Site-Specific, Critical Threshold Barefoot Peak Plantar Pressure Associated with Diabetic Foot Ulcer History: A Novel Approach to Determine DFU Risk in the Clinical Setting
Excellent, pragmatic work from our Mancunian colleagues, Caroline Abbott and coworkers.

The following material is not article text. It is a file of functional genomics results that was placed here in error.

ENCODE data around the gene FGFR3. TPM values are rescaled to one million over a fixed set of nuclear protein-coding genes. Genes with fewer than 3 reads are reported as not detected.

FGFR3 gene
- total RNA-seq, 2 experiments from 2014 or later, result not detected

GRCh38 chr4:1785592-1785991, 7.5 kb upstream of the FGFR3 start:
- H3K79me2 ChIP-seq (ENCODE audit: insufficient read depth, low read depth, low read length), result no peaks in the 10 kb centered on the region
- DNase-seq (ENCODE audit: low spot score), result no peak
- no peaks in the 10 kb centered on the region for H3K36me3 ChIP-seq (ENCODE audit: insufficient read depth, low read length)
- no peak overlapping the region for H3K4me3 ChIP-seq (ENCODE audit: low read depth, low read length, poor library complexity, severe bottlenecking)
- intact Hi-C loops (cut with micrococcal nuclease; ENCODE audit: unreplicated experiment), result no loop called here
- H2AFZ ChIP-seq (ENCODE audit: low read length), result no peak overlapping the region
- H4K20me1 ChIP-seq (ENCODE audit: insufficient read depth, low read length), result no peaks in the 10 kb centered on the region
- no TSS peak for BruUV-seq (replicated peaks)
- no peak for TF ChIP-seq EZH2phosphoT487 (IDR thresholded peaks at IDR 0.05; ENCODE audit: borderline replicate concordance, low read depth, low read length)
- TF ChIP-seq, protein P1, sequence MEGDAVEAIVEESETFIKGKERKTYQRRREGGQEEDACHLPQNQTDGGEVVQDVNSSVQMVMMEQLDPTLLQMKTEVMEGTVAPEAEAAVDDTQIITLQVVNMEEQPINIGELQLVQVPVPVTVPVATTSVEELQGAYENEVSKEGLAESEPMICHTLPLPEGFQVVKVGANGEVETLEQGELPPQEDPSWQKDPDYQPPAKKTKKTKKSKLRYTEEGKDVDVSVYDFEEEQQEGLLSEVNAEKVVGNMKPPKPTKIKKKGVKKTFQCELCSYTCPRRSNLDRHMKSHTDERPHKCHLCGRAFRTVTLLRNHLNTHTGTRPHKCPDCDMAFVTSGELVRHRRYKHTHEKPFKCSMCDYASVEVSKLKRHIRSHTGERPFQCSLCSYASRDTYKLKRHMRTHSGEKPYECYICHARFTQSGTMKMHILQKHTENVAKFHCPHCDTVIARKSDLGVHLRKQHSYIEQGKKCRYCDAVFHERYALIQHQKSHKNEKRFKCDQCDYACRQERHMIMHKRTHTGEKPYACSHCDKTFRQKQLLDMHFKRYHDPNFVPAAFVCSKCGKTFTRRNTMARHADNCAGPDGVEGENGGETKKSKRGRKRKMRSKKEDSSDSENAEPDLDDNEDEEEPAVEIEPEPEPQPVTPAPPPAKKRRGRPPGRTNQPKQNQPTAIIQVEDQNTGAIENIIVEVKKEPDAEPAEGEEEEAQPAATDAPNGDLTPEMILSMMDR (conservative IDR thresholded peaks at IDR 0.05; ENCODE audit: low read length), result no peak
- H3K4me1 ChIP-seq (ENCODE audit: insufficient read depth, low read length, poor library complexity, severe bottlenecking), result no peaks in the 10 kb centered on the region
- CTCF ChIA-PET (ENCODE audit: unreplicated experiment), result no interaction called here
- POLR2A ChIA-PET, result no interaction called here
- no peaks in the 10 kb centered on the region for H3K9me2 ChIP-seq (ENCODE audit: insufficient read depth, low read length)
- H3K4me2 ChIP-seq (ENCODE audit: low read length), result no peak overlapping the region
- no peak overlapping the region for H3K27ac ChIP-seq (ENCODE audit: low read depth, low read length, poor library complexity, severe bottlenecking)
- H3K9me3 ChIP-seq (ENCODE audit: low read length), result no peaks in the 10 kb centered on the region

Background and Objectives: Barefoot peak plantar pressures (PPPs) are elevated in diabetes patients with neuropathic foot ulcer (DFU) history; however, there is limited reported evidence for a causative link between high barefoot PPP and DFU risk. We aimed to determine, using a simple mat-based methodology, the site-specific, barefoot PPP critical threshold that will identify a plantar site with a previous DFU. Materials and Methods: In a cross-sectional study, barefoot, site-specific PPPs were measured with normal gait for patients with DFU history (n = 21) and healthy controls (n = 12), using a validated carbon footprint system. For each participant, PPP was recorded at twelve distinct plantar sites (1st–5th toes, 1st–5th metatarsal heads (MTHs), midfoot and heel), per right and left foot, resulting in the analysis of n = 504 distinct plantar sites in the diabetes group, and n = 288 sites in the control group. Receiver operator characteristic curve analysis determined the optimal critical threshold for sites with DFU history. Results: Median PPPs for the groups were: diabetes sites with DFU history (n = 32) = 5.0 (3.25–7.5) kg/cm2, diabetes sites without DFU history (n = 472) = 3.25 (2.0–5.0) kg/cm2, control sites (n = 288) = 2.0 (2.0–3.25) kg/cm2; (p < 0.0001). Diabetes sites with elevated PPP (>6 kg/cm2) were six times more likely to have had DFU than diabetes sites with PPP ≤ 6 kg/cm2 (OR = 6.4 (2.8–14.6, 95% CI), p < 0.0001). PPP > 4.1 kg/cm2 was determined as the optimal critical threshold for identifying DFU at a specific plantar site, with sensitivity/specificity = 100%/79% at midfoot; 80%/65% at 5th metatarsal head; 73%/62% at combined midfoot/metatarsal head areas. Conclusions: We have demonstrated, for the first time, a strong, site-specific relationship between elevated barefoot PPP and previous DFU. We have determined a critical, highly-sensitive, barefoot PPP threshold value of >4.1 kg/cm2, which may be easily used to identify sites of previous DFU occurrence and, therefore, increased risk of re-ulceration. This site-specific approach may have implications for how high PPPs should be investigated in future trials. View Full-Text
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